One of the most influential women in the world and the cofounder of the Bill & Melinda Gates Foundation has a message for lawmakers in Washington, D.C., this week: Do not cut foreign aid.
Melinda Gates, who today was named to TIME magazine’s 100 Most Influential People in the World list, is spending the week in the US capitol explaining to lawmakers why foreign aid from the US to other countries is one of the most vital parts of the federal budget.
President Donald Trump has proposed slashing foreign aid to the other countries for next year’s budget. Congress will ultimately decide whether to enact Trump’s proposals, and Gates is hoping she can convince lawmakers to reject the cuts.
“One of the first lessons we learned when we started our foundation was a humbling one: Our resources are only a drop in the bucket compared with the needs around the world, and only a small percentage of what governments spend each year to help meet those needs,” Gates wrote in an op-ed on CNN.com.
She said that much of her time as head of her foundation is spent working with government officials to try and get more money devoted to fighting poverty, disease, and inequality.
“[That] is why I am deeply concerned about the White House announcement that its budget proposal includes cuts to US foreign aid that would threaten the very progress so many are working so hard to achieve,” she writes.
Gates cites all of the achievements that foreign aid has sparked in recent years: in one generation, foreign aid has helped curb polio and HIV/AIDS epidemics (nearly eradicating polio), helping save 122 million children’s lives; cut extreme poverty in half; stabilize foreign governments; contain the Ebola epidemic; and created new markets for US goods.
In fact, 11 of the top 15 markets for US goods are former foreign recipients, she said.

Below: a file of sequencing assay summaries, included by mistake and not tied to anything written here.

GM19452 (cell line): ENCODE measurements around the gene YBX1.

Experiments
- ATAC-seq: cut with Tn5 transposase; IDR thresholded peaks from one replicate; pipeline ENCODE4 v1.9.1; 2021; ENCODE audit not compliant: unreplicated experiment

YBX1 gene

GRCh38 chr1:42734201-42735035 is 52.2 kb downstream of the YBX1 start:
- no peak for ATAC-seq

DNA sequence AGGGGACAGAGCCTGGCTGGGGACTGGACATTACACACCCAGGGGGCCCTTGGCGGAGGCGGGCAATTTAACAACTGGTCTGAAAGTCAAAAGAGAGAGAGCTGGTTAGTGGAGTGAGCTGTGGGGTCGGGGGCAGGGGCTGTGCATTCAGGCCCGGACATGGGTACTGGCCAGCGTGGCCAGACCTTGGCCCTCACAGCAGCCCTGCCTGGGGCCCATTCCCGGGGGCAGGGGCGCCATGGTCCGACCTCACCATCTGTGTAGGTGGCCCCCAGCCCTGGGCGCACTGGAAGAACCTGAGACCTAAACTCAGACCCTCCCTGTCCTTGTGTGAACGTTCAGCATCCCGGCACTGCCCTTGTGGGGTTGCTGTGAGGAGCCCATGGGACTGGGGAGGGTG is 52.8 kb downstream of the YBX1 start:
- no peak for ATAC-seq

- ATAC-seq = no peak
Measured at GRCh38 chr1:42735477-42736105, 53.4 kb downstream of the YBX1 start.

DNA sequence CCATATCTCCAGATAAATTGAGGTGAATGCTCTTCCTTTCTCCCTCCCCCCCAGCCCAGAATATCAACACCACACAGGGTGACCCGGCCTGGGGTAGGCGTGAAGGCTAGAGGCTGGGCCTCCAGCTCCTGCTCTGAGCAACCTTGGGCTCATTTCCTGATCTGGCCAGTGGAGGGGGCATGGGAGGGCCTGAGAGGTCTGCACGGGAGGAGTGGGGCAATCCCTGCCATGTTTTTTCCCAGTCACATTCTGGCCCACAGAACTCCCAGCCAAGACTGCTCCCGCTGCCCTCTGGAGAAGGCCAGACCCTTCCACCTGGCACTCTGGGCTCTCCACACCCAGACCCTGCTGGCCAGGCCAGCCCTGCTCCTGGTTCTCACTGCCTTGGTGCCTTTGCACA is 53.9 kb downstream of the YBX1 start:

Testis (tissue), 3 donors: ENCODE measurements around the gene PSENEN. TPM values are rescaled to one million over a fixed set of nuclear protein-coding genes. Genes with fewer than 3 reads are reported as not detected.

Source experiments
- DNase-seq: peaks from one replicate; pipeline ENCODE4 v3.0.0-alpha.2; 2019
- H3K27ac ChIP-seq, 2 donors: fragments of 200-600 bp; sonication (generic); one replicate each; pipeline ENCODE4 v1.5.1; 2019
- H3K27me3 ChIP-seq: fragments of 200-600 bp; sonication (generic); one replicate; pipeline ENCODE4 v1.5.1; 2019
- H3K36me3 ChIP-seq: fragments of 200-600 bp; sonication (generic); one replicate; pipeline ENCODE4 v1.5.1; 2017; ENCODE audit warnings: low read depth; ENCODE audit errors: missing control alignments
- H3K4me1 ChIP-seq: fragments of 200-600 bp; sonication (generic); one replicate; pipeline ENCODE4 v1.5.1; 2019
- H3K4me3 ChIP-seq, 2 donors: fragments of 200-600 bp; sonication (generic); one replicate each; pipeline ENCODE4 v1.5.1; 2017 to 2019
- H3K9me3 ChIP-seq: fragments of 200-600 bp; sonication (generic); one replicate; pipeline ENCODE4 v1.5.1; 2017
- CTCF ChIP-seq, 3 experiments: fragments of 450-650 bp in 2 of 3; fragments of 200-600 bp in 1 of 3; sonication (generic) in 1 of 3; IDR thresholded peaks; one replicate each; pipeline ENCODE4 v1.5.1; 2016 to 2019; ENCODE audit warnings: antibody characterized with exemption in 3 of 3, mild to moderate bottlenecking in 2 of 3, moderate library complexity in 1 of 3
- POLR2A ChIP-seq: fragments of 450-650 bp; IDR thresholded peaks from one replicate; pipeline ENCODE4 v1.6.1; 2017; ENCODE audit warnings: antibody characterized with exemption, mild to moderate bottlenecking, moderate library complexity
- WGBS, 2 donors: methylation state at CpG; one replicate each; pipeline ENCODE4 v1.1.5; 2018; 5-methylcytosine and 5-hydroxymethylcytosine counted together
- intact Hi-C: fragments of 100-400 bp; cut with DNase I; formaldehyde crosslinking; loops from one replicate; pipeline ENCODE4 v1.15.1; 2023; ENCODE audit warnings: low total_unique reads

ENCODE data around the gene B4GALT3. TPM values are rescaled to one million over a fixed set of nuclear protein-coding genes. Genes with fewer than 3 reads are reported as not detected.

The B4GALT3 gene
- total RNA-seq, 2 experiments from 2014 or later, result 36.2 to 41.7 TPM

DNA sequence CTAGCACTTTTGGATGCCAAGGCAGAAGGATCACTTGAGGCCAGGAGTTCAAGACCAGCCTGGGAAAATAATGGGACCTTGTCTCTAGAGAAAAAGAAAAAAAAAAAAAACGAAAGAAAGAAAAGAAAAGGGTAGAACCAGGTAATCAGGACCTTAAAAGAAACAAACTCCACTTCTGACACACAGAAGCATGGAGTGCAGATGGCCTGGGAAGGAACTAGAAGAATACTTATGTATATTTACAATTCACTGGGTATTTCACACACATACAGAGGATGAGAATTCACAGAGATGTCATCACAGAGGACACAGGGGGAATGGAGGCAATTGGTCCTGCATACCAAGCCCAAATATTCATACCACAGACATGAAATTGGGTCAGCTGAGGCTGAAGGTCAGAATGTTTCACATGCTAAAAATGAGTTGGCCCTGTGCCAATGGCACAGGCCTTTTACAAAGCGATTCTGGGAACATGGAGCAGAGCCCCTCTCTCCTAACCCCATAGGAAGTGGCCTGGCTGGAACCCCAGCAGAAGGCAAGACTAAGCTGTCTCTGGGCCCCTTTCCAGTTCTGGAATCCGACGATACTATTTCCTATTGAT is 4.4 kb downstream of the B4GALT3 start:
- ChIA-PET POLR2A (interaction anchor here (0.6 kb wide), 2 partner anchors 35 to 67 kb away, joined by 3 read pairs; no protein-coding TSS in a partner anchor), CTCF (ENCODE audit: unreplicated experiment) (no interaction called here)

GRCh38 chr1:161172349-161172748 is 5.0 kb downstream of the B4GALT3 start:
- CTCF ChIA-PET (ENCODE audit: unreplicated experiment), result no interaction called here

In essence, foreign aid helps lift other countries up out of poverty so they can be better partners to the US in the future.
“Far from locking countries in cycles of dependency, smart aid investments actually help countries unlock virtuous cycles of growth,” she said.
Before Gates helped launch the foundation with her husband, Microsoft founder Bill Gates, she also had an accomplished career inside Microsoft, launching some of the company’s best-known products. And she’s used that professional achievement to stress how important education and careers are for women, along with the choice about when and how to raise families.
“Another US investment that yields enormous returns for the global economy is contraceptives. When women have access to the tools they need to plan and space their pregnancies, the results are transformative for societies,” she writes in her op-ed.
When women can plan their families, they’re able to better provide health care, nutrition, and education to their children, which improve the potential of each child to get our poverty, she said.
“Contraceptives are simply one of the best antipoverty initiatives the world has ever seen,” she wrote.
Cutting aid to foreign countries will have a slew of negative consequences for the US and the world, she said, including increasing instability and poverty that could lead to extremism and more unnecessary deaths.
“For all these reasons, I will spend my time in D.C. this week making the case that if we care about keeping America healthy, safe and prosperous, then we must prioritize foreign aid,” she said. “The cost of these cuts is far too great for our country — or our conscience — to bear.”